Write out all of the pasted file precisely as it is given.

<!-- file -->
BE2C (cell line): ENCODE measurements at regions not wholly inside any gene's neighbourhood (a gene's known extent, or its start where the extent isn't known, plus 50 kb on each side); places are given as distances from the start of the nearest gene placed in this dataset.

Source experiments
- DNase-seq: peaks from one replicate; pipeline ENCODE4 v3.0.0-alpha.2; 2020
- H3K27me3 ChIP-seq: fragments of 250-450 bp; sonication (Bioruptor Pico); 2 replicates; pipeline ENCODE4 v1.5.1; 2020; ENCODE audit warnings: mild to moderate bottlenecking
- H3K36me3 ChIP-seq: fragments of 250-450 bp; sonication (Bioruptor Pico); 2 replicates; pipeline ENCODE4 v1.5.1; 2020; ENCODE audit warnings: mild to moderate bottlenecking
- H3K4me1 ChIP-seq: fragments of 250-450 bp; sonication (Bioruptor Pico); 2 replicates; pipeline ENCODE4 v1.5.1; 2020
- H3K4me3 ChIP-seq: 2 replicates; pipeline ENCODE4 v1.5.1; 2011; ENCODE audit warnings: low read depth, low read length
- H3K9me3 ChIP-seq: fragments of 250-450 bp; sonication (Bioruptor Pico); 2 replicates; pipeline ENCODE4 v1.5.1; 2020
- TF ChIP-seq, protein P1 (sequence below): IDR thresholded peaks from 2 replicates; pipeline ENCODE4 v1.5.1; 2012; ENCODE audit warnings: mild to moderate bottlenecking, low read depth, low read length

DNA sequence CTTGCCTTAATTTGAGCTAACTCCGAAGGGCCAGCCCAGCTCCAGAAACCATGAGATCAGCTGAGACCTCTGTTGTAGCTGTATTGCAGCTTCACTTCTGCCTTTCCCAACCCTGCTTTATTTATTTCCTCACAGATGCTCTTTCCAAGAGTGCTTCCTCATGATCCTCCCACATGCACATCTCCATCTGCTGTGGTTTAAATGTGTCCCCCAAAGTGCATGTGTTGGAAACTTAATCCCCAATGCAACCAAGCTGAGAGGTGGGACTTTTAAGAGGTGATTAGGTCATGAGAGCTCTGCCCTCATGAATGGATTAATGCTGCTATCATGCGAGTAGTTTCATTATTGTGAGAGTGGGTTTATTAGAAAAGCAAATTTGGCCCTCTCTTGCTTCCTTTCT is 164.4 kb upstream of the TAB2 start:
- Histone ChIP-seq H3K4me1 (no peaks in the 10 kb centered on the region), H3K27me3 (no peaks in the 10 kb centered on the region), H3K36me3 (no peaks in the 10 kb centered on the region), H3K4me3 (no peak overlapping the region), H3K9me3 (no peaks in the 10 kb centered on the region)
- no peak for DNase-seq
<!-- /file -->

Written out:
BE2C (cell line): ENCODE measurements at regions not wholly inside any gene's neighbourhood (a gene's known extent, or its start where the extent isn't known, plus 50 kb on each side); places are given as distances from the start of the nearest gene placed in this dataset.

Source experiments
- DNase-seq: peaks from one replicate; pipeline ENCODE4 v3.0.0-alpha.2; 2020
- H3K27me3 ChIP-seq: fragments of 250-450 bp; sonication (Bioruptor Pico); 2 replicates; pipeline ENCODE4 v1.5.1; 2020; ENCODE audit warnings: mild to moderate bottlenecking
- H3K36me3 ChIP-seq: fragments of 250-450 bp; sonication (Bioruptor Pico); 2 replicates; pipeline ENCODE4 v1.5.1; 2020; ENCODE audit warnings: mild to moderate bottlenecking
- H3K4me1 ChIP-seq: fragments of 250-450 bp; sonication (Bioruptor Pico); 2 replicates; pipeline ENCODE4 v1.5.1; 2020
- H3K4me3 ChIP-seq: 2 replicates; pipeline ENCODE4 v1.5.1; 2011; ENCODE audit warnings: low read depth, low read length
- H3K9me3 ChIP-seq: fragments of 250-450 bp; sonication (Bioruptor Pico); 2 replicates; pipeline ENCODE4 v1.5.1; 2020
- TF ChIP-seq, protein P1 (sequence below): IDR thresholded peaks from 2 replicates; pipeline ENCODE4 v1.5.1; 2012; ENCODE audit warnings: mild to moderate bottlenecking, low read depth, low read length

DNA sequence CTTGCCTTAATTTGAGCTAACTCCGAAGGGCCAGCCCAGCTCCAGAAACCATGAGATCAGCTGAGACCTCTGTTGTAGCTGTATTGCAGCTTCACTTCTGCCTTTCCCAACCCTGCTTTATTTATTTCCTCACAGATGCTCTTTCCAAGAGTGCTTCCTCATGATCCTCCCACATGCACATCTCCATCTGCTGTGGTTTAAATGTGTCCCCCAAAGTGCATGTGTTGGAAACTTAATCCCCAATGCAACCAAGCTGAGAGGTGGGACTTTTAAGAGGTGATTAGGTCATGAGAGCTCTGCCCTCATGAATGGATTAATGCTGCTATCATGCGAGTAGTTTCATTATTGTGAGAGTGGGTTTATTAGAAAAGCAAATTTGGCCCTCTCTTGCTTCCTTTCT is 164.4 kb upstream of the TAB2 start:
- Histone ChIP-seq H3K4me1 (no peaks in the 10 kb centered on the region), H3K27me3 (no peaks in the 10 kb centered on the region), H3K36me3 (no peaks in the 10 kb centered on the region), H3K4me3 (no peak overlapping the region), H3K9me3 (no peaks in the 10 kb centered on the region)
- no peak for DNase-seq